Archive for the ‘population decline’ Tag

Alaska Confirms Massive Decline in Rare Wolves, Still Plans to Hunt Them   5 comments

From takepart by

JUN 20, 2015
Samantha Cowan is TakePart’s associate culture and lifestyle editor.

Another harvest could do irreversible damage to the wolf population.

Alaska Archipelago Wolf (Photo: Facebook)

In 1994 southeast Alaska was home to about 900 Alexander Archipelago wolves. By 2013, there were fewer than 250. Last year that population plummeted 60 percent to 89 wolves. New numbers confirm that the rare breed of wolves could have dropped to as few as 50.

But the diminishing species won’t stop hunters from trapping and killing the wolves, according to the Center for Biological Diversity. The Alaska Department of Fish and Game is moving ahead with their 2015-2016 hunting and trapping season on the Prince of Wales Island, where the majority of the wolves live.

“Another open season of trapping and hunting could push these incredibly imperiled wolves over the edge,” Shaye Wolf, a biologist with the Center for Biological Diversity said in a statement.

A reported 29 wolves were killed during last years hunting season—which accounts for between 33 to 58 percent of the population. Either figure means the species is in jeopardy of being completely wiped out, especially as females were hit particularly hard this season, with only seven to 32 remaining.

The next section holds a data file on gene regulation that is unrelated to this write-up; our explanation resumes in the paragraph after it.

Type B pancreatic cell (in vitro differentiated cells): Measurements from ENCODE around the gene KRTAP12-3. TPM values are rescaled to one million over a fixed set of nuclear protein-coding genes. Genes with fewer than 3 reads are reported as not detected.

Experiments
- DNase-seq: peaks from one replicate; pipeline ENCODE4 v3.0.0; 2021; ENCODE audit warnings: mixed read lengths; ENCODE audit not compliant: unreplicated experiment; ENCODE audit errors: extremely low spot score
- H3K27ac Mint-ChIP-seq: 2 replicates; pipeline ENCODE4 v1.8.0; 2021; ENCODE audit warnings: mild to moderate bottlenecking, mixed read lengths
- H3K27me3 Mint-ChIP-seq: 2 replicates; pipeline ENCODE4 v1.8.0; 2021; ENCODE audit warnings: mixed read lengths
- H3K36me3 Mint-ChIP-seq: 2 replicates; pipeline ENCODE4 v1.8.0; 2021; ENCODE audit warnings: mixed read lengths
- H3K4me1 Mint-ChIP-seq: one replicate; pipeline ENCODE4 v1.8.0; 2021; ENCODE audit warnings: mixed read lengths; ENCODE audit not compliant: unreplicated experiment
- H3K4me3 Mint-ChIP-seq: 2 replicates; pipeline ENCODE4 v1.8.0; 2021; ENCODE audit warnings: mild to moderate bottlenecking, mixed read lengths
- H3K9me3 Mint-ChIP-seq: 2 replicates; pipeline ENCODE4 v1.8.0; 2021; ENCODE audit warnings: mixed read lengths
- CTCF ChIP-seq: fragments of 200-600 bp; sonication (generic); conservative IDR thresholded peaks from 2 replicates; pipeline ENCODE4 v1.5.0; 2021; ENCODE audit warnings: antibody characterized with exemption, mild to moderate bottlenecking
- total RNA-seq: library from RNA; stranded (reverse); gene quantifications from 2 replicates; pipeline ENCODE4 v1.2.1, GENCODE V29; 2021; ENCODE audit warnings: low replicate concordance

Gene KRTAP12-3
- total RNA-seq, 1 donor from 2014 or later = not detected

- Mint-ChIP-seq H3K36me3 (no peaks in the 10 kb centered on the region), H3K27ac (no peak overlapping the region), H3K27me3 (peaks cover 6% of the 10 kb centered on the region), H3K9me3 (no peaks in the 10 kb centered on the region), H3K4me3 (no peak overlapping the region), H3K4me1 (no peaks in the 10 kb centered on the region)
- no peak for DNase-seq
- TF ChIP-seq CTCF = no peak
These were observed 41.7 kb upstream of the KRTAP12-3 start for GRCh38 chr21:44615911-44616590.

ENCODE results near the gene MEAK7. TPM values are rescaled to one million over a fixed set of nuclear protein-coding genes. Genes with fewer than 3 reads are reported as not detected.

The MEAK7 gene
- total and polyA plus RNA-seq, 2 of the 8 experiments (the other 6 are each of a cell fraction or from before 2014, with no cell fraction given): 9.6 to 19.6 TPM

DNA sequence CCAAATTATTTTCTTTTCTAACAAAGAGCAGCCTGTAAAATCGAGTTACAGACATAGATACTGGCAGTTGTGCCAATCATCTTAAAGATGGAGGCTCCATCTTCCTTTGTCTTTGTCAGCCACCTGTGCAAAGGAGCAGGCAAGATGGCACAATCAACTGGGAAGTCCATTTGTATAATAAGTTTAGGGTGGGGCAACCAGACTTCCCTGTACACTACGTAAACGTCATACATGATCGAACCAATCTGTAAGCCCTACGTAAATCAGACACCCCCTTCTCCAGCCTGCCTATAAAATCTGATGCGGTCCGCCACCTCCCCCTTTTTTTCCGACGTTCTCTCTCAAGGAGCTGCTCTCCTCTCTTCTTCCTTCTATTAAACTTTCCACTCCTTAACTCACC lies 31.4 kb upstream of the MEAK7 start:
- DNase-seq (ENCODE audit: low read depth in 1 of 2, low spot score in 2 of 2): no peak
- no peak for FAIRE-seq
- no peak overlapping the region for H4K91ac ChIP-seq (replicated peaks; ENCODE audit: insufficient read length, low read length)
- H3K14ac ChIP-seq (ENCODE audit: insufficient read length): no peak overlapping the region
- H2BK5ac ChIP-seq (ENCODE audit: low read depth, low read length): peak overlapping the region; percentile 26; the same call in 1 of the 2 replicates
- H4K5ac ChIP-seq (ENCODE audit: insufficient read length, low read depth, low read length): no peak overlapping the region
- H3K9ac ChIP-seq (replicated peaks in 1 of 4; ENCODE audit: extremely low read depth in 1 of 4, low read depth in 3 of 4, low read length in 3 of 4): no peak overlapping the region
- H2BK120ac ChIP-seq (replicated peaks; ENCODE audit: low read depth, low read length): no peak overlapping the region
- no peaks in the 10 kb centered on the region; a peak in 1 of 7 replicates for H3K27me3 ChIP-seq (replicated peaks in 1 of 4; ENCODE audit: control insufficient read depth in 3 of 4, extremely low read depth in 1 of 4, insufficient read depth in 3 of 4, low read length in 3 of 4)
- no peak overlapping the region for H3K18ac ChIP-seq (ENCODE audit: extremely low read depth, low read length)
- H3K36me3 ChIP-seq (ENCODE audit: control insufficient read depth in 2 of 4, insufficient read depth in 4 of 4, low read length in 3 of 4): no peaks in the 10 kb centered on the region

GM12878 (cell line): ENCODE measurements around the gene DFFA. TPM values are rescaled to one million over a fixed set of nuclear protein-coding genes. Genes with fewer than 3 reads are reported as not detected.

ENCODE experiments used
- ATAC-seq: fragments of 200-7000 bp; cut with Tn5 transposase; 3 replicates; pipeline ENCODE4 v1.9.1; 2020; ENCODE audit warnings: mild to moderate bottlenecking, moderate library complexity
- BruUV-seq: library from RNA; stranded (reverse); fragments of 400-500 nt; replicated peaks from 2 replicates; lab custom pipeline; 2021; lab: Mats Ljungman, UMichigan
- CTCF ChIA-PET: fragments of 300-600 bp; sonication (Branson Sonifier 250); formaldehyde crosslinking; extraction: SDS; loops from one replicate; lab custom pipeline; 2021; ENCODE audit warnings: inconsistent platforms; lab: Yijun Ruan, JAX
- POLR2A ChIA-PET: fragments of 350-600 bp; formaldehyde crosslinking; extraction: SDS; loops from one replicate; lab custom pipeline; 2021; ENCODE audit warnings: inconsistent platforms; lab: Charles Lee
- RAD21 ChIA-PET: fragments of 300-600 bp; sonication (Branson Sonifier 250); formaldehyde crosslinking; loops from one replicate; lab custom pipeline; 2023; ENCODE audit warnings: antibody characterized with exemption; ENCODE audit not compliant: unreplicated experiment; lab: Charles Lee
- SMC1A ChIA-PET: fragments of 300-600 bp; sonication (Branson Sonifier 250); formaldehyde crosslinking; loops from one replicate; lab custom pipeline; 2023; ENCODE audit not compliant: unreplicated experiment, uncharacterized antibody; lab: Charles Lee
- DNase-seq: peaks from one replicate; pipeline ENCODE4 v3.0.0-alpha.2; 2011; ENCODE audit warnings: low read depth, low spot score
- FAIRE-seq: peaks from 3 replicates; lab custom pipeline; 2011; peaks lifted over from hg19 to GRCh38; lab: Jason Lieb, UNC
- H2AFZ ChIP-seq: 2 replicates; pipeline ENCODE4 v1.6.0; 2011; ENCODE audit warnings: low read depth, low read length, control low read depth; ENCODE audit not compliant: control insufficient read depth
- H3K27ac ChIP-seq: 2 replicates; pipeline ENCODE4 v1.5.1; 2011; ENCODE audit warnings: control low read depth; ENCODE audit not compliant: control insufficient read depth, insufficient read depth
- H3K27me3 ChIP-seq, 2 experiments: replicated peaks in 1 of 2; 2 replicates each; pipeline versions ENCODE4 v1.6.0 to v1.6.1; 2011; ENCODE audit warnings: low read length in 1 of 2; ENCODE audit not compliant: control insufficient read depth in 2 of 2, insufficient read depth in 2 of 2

So, Why Should You Care? These confirmed numbers could lead to further protections for the breed—which some scientists believe are genetically different from other wolves. The United States Fish and Wildlife Service is working to determine whether the species are considered threatened or endangered under the federal Endangered Species Act, which could put the kibosh on hunting the animals and protect their habitat.

Such protections would impact the timber industry that logs in their range in the Tongass National Forest. The Center for Biological Diversity filed suit in 2009 to save roadless areas of the Tongass.

But the biggest threat to wolves currently is hunters, which makes the forgoing this year’s harvest seem like a no-brainer.

“To maintain a viable population of Alexander Archipelago wolves on this island, Alaska must cancel the season,” said Wolfe. “We won’t get a second chance to preserve these amazing animals.”

Correction June 22, 2015:
An earlier version of this article stated incorrectly that the population of the Alaskan Archipelgo wolf has declined. It is its subspecies living on Prince of Wales Island that has declined.

Petition: Stop Slaughtering Wolves for Fossil Fuel and Logging Greed!

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Illegal killing for ivory drives global decline in African elephants   Leave a comment

Proceedings of the National Academy of Science...

Proceedings of the National Academy of Sciences of the United States of America (Photo credit: Wikipedia)

Tusks of African and Asian elephants.

Tusks of African and Asian elephants. (Photo credit: Wikipedia)

African Elephant in Okaukuejo, Etosha, Namibia...

African Elephant in Okaukuejo, Etosha, Namibia. Rushing for the waterhole at sundown. (Photo credit: Wikipedia)

Difference between Asian (left) and African (r...